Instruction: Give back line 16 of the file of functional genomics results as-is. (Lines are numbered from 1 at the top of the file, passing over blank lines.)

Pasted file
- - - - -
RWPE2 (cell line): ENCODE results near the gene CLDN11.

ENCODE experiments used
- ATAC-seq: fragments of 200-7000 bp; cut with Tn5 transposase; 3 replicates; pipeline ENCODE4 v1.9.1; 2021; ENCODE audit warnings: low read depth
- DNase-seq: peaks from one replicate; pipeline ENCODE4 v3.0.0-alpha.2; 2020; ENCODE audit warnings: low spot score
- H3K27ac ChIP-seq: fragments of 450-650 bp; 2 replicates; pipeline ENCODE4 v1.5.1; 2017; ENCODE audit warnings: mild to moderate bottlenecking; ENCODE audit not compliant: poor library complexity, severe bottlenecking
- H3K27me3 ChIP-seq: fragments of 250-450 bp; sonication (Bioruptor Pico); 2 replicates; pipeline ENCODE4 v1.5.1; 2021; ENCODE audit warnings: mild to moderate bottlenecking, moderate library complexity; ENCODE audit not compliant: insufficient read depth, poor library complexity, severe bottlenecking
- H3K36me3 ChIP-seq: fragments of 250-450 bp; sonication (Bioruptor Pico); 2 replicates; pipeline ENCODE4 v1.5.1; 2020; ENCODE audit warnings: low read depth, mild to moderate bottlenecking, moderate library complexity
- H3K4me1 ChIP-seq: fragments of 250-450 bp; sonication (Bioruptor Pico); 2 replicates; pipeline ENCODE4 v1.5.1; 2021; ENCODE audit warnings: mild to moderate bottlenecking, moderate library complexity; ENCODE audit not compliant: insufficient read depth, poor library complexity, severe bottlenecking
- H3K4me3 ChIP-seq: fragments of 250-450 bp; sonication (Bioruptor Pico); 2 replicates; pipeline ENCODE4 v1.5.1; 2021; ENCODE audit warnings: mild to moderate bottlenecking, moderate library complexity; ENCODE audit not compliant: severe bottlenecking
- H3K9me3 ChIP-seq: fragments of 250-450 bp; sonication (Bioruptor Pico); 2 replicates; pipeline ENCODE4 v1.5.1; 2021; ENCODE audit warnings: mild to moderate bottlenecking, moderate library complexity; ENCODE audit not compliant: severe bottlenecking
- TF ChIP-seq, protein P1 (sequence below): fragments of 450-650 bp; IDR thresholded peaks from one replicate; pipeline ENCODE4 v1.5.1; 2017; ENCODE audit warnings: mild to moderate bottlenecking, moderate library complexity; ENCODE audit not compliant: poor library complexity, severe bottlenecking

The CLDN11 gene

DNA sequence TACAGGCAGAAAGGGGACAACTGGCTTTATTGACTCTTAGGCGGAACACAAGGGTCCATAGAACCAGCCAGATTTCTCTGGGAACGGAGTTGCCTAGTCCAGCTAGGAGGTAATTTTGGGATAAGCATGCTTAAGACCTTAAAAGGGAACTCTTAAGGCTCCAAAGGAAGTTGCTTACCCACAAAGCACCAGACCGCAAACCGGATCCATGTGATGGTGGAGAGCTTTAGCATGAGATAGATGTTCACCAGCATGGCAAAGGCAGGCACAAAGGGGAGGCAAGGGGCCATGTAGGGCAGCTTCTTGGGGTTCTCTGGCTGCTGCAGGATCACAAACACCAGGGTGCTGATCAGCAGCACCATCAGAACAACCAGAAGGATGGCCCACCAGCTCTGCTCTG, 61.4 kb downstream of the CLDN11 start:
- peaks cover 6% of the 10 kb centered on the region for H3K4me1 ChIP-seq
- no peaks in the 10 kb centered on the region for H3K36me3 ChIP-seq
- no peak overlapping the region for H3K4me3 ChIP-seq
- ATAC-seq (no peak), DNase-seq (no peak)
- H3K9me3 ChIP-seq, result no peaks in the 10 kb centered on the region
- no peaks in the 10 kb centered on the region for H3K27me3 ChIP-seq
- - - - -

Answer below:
- no peak overlapping the region for H3K4me3 ChIP-seq